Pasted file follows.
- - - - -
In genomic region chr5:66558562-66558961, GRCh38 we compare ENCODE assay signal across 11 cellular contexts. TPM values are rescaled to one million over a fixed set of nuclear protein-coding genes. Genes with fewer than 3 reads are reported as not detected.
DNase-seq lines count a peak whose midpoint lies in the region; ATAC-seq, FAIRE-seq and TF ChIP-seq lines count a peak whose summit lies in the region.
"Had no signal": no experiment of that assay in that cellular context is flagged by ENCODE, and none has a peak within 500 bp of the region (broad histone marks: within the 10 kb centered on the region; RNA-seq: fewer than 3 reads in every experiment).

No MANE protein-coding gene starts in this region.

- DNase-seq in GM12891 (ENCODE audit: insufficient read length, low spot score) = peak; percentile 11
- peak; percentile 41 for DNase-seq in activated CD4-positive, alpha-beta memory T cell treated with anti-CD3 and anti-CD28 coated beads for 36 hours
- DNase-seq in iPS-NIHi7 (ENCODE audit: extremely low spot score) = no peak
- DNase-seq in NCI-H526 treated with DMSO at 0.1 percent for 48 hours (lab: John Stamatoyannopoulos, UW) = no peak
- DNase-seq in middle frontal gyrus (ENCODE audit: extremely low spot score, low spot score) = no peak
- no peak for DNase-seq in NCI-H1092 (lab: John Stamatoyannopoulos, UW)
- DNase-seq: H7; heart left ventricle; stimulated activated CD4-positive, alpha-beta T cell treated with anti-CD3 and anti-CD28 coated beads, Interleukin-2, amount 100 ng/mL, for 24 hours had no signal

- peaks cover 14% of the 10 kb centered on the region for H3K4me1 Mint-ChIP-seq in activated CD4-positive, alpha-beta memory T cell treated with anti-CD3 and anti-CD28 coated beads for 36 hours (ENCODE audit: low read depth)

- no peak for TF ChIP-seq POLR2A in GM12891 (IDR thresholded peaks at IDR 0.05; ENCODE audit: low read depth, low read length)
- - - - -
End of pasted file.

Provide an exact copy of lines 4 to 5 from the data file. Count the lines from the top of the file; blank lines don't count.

No MANE protein-coding gene starts in this region.

- DNase-seq in GM12891 (ENCODE audit: insufficient read length, low spot score) = peak; percentile 11